They render Shakespeare speechless.
No iambic pentameter? No "to be or not to be"? How can this be happening?
It's no problem if you're Paata and Irina Tsikurishvili, founding artistic director and choreographer of the 10-year-old Arlington-based Synetic Theater.
The two are stunning, innovative specialists in "physical theater," with its name "synetic" -- formed by the fusion of "synthesis" and "kinetic" -- as the incarnation of movement and storytelling, often silent, but always wordless.
Now area theater-goers have the chance to see Synetic's 2010 Helen Hayes Award-winning production for best ensemble production, Shakespeare's comedy of love and mistaken identity, "A Midsummer Night's Dream."
The revival plays for only six days, from Jan. 25 through 30, at Synetic's new main stage in Crystal City. To see this production of "A Midsummer Night's Dream" is to understand how Shakespeare's story can still live while its words are silenced.
"The rest is silence," as the Bard wrote in "Hamlet." That notion -- that sometimes words themselves are simply not enough -- was the motif of Synetic's first production in what became a series of five "silent Shakespeares." In 2003, their wordless "Hamlet" won the Helen Hayes Award for outstanding resident play. Paata and Irina also won for director and choreographer.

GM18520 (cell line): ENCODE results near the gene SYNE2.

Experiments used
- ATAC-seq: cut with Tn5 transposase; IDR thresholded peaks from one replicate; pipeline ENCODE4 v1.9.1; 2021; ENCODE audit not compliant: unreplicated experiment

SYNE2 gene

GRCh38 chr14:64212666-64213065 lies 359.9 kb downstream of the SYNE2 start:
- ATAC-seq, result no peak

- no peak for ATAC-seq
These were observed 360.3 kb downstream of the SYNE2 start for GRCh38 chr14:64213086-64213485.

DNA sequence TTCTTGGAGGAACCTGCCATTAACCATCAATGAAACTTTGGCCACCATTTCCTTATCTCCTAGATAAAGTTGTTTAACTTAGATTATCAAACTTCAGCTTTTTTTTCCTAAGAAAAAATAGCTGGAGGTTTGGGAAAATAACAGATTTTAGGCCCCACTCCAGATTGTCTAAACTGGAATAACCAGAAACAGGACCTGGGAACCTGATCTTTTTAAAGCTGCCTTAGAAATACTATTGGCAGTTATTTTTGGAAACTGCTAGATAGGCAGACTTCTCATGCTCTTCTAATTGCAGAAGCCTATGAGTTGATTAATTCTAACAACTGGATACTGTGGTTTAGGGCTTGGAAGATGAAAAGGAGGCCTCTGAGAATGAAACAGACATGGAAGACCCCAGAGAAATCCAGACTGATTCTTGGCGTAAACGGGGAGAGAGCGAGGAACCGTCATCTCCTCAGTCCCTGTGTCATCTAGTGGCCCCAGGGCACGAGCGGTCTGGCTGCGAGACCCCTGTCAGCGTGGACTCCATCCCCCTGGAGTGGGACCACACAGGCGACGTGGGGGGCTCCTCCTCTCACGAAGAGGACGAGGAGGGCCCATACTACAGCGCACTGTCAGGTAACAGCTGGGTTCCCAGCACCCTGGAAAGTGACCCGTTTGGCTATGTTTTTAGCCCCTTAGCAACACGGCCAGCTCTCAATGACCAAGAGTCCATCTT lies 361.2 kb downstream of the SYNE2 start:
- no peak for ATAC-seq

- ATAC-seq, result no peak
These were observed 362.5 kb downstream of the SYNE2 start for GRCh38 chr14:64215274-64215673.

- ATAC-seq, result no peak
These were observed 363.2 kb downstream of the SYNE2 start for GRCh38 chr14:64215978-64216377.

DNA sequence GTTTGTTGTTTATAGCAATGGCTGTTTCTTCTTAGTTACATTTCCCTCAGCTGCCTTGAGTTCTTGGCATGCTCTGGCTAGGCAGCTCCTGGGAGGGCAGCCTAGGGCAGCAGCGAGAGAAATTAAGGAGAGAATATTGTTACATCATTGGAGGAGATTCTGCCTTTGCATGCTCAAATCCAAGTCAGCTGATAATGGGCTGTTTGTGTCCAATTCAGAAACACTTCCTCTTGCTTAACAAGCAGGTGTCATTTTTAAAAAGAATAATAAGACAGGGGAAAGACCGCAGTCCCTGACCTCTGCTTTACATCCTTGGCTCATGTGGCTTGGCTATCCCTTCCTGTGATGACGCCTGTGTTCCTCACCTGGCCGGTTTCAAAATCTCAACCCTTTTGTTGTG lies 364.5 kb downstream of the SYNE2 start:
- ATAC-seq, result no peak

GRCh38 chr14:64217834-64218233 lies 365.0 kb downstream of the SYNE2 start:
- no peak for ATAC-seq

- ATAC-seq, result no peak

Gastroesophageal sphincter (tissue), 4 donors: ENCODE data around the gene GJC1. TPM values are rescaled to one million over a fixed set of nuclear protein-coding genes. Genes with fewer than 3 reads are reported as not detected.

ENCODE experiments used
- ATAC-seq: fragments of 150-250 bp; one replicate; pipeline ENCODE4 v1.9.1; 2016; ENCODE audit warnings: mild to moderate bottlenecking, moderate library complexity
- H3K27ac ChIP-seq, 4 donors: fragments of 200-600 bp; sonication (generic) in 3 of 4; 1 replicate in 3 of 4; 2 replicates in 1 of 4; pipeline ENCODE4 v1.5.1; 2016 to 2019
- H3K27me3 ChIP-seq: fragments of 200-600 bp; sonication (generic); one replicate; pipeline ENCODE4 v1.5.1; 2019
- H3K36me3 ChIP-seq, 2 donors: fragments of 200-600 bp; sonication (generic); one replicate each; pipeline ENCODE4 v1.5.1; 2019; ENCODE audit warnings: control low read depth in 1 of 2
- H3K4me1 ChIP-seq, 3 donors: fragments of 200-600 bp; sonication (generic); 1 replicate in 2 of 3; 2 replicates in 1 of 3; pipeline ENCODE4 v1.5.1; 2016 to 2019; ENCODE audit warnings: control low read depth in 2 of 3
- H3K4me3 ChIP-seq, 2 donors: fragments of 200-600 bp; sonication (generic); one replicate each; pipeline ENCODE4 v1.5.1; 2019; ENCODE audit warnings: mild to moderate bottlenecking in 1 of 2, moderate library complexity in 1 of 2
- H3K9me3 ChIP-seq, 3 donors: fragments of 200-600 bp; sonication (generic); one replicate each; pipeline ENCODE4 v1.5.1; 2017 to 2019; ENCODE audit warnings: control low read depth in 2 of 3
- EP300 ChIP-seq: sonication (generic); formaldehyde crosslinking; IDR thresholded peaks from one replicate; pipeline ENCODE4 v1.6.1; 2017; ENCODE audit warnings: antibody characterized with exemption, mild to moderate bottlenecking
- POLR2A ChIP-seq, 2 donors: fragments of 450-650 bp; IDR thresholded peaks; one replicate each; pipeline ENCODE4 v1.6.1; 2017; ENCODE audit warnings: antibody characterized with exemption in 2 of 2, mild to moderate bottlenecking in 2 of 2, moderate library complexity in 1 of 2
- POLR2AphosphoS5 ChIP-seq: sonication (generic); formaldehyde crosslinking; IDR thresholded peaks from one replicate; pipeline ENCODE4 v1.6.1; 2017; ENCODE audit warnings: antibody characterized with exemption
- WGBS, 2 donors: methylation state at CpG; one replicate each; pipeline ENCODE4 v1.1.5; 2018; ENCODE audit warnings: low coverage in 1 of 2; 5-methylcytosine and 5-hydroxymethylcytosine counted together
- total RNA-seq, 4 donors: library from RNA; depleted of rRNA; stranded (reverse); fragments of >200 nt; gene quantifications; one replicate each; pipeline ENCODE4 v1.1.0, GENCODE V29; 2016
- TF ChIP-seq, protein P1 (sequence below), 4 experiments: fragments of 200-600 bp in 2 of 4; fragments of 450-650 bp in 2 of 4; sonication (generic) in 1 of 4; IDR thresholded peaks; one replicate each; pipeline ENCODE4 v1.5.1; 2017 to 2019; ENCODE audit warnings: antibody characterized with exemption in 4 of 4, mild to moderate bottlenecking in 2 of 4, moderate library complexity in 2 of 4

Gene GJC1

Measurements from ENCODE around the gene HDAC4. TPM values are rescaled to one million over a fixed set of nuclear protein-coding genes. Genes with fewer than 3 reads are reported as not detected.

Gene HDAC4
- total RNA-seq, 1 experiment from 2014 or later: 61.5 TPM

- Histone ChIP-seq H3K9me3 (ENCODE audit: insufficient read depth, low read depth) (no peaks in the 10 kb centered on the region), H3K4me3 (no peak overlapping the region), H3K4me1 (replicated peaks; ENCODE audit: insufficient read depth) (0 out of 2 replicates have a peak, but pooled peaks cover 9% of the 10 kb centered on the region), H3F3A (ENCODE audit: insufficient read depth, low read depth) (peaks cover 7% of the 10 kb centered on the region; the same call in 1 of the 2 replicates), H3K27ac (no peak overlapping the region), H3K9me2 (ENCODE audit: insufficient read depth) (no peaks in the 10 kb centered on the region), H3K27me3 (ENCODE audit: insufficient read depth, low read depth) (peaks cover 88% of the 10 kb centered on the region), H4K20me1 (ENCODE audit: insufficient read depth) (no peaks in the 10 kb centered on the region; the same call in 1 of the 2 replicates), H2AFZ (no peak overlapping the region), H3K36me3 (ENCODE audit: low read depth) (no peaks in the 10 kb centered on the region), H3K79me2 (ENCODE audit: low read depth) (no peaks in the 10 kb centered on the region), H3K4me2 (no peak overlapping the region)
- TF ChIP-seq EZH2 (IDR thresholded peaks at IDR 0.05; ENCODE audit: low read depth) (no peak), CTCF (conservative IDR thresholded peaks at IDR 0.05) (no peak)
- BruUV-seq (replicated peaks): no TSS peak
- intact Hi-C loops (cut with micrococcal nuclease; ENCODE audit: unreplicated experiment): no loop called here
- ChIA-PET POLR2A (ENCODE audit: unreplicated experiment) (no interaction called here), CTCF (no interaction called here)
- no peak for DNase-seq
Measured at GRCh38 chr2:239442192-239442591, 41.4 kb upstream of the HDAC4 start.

That production "was our first effort to take the words from one of the most iconic works of drama in history and tell the story with a different vocabulary," Paata said. It "heralded the start of our exploration of a new form of theater" -- the synetic, he said. There is no contradiction at all in staging Shakespeare wordlessly, he insisted, eschewing what some argue is "the essential text" in favor of telling the story using only the expressiveness of gesture and movement, costume and color, mime and music.
"In fact," he said, "the text serves as the basis in all our work. It provides us not only with the story but incredible imagery, archetypes and metaphor, all of which are heightened to create an immersive stage experience that we feel in our bones."
That sense of visceral reality -- of immersion in the narrative thrust of a drama -- is obvious in the more than 40 Synetic productions that the husband-and-wife creative team has produced in the past decade.
One of those -- "Dante," a work produced in 2009 that was drawn from the "Inferno" section of the medieval Italian poem "The Divine Comedy" -- "was like a hell," Paata said. The couple had to read through the 14,000 lines of Dante's poem, select the scenes to stage and then choreograph the dance movements and create the original musical score. The production spent three months in development and needed six weeks of intensive rehearsal.
The experience helped the couple learn how physical theater mines the essence of the story, digging beneath the words in the process. Dante's infernal vision is "the unspeakable," Paata said, adding that "there are some scenes, some moments, that are unspeakable. You know in your guts, but you cannot describe it, you cannot say it."
So you show it instead.